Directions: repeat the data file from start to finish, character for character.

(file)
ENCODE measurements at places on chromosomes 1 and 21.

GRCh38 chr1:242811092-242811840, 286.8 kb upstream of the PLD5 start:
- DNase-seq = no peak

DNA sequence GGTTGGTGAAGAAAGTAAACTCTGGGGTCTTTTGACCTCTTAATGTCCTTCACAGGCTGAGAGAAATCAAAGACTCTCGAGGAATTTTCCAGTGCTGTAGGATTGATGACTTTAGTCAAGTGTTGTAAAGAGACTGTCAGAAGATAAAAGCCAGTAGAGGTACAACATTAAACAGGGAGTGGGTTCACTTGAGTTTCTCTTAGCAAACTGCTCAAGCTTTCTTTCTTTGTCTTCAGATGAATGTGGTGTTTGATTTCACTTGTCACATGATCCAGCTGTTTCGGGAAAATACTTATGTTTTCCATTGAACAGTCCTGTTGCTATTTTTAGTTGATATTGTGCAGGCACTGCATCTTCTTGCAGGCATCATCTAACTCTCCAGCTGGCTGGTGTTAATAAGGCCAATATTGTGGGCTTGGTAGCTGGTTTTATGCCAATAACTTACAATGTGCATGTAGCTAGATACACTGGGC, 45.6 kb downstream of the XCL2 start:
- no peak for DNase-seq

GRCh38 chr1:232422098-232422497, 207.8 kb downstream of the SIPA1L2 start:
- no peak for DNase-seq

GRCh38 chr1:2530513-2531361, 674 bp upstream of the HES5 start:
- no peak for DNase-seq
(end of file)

ENCODE measurements at places on chromosomes 1 and 21.

GRCh38 chr1:242811092-242811840, 286.8 kb upstream of the PLD5 start:
- DNase-seq = no peak

DNA sequence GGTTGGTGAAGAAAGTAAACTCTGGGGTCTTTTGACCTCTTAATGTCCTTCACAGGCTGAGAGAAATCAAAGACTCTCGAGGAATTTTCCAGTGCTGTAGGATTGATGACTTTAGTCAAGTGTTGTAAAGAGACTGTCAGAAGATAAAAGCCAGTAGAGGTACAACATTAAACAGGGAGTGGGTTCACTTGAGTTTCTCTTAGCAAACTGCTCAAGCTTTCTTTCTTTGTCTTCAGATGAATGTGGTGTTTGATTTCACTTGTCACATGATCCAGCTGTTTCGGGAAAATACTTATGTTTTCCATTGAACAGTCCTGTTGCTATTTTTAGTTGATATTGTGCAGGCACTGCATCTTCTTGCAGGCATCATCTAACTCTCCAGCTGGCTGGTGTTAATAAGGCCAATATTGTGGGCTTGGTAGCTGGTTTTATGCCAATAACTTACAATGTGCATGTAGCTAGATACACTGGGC, 45.6 kb downstream of the XCL2 start:
- no peak for DNase-seq

GRCh38 chr1:232422098-232422497, 207.8 kb downstream of the SIPA1L2 start:
- no peak for DNase-seq

GRCh38 chr1:2530513-2531361, 674 bp upstream of the HES5 start:
- no peak for DNase-seq